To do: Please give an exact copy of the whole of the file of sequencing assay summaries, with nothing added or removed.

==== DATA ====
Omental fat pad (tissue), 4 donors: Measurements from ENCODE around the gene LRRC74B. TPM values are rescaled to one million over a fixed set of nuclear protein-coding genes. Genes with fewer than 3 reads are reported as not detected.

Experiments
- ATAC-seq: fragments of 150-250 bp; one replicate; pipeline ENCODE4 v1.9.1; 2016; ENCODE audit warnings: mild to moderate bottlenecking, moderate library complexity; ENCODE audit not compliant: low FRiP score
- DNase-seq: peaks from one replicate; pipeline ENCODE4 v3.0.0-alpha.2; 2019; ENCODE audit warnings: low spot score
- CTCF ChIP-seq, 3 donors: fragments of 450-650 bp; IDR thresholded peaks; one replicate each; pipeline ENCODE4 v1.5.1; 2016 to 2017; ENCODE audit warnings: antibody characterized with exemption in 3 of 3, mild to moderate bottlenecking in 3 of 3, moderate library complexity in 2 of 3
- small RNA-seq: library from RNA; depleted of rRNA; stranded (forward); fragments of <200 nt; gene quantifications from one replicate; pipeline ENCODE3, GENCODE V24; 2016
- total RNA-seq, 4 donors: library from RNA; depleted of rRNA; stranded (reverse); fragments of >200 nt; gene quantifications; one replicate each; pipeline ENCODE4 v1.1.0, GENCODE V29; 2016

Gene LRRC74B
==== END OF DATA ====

Omental fat pad (tissue), 4 donors: Measurements from ENCODE around the gene LRRC74B. TPM values are rescaled to one million over a fixed set of nuclear protein-coding genes. Genes with fewer than 3 reads are reported as not detected.

Experiments
- ATAC-seq: fragments of 150-250 bp; one replicate; pipeline ENCODE4 v1.9.1; 2016; ENCODE audit warnings: mild to moderate bottlenecking, moderate library complexity; ENCODE audit not compliant: low FRiP score
- DNase-seq: peaks from one replicate; pipeline ENCODE4 v3.0.0-alpha.2; 2019; ENCODE audit warnings: low spot score
- CTCF ChIP-seq, 3 donors: fragments of 450-650 bp; IDR thresholded peaks; one replicate each; pipeline ENCODE4 v1.5.1; 2016 to 2017; ENCODE audit warnings: antibody characterized with exemption in 3 of 3, mild to moderate bottlenecking in 3 of 3, moderate library complexity in 2 of 3
- small RNA-seq: library from RNA; depleted of rRNA; stranded (forward); fragments of <200 nt; gene quantifications from one replicate; pipeline ENCODE3, GENCODE V24; 2016
- total RNA-seq, 4 donors: library from RNA; depleted of rRNA; stranded (reverse); fragments of >200 nt; gene quantifications; one replicate each; pipeline ENCODE4 v1.1.0, GENCODE V29; 2016

Gene LRRC74B